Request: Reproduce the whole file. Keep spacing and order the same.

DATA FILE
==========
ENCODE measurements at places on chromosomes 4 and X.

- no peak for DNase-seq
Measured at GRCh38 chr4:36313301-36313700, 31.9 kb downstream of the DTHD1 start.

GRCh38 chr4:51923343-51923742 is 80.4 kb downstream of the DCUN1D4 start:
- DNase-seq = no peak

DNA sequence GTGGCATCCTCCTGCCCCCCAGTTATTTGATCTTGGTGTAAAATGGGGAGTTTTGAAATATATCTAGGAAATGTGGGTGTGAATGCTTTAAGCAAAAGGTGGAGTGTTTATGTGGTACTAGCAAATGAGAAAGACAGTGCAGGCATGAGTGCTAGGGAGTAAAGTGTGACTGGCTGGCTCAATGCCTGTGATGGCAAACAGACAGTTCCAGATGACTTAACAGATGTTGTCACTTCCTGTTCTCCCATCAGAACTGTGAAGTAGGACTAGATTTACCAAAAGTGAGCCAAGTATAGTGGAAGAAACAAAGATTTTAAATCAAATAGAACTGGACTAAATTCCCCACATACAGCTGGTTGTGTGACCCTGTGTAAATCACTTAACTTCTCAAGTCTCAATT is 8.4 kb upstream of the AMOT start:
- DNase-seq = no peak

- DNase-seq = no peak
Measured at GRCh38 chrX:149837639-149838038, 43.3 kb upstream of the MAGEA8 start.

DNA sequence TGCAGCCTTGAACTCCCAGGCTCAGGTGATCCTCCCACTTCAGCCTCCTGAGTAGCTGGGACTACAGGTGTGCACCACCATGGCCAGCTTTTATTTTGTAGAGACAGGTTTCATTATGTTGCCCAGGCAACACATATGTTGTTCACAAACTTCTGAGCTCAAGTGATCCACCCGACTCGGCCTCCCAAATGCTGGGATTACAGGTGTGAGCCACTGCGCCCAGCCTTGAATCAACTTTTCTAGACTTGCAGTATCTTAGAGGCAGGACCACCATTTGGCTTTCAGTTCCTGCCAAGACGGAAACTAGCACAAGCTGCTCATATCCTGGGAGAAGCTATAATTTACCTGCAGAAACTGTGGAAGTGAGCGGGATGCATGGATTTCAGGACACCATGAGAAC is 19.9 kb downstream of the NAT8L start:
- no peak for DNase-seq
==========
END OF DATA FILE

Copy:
ENCODE measurements at places on chromosomes 4 and X.

- no peak for DNase-seq
Measured at GRCh38 chr4:36313301-36313700, 31.9 kb downstream of the DTHD1 start.

GRCh38 chr4:51923343-51923742 is 80.4 kb downstream of the DCUN1D4 start:
- DNase-seq = no peak

DNA sequence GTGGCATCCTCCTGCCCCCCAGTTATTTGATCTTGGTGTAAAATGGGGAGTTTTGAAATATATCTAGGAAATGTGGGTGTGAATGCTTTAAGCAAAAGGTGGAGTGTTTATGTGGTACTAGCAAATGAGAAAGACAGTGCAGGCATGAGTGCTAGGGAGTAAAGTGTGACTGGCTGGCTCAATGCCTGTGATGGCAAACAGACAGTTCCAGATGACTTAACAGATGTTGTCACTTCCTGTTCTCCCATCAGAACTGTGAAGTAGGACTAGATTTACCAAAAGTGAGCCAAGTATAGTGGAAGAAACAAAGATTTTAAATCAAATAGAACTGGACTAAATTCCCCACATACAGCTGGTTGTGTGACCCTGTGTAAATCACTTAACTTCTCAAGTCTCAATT is 8.4 kb upstream of the AMOT start:
- DNase-seq = no peak

- DNase-seq = no peak
Measured at GRCh38 chrX:149837639-149838038, 43.3 kb upstream of the MAGEA8 start.

DNA sequence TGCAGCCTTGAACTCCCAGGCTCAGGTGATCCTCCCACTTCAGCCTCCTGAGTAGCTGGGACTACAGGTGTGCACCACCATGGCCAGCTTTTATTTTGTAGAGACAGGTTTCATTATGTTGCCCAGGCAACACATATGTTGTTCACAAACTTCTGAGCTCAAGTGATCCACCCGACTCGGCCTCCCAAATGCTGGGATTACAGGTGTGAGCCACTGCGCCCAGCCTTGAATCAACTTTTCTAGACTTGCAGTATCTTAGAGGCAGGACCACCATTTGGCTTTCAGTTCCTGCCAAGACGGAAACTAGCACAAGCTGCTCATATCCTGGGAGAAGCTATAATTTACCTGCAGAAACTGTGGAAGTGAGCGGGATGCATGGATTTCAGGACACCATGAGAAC is 19.9 kb downstream of the NAT8L start:
- no peak for DNase-seq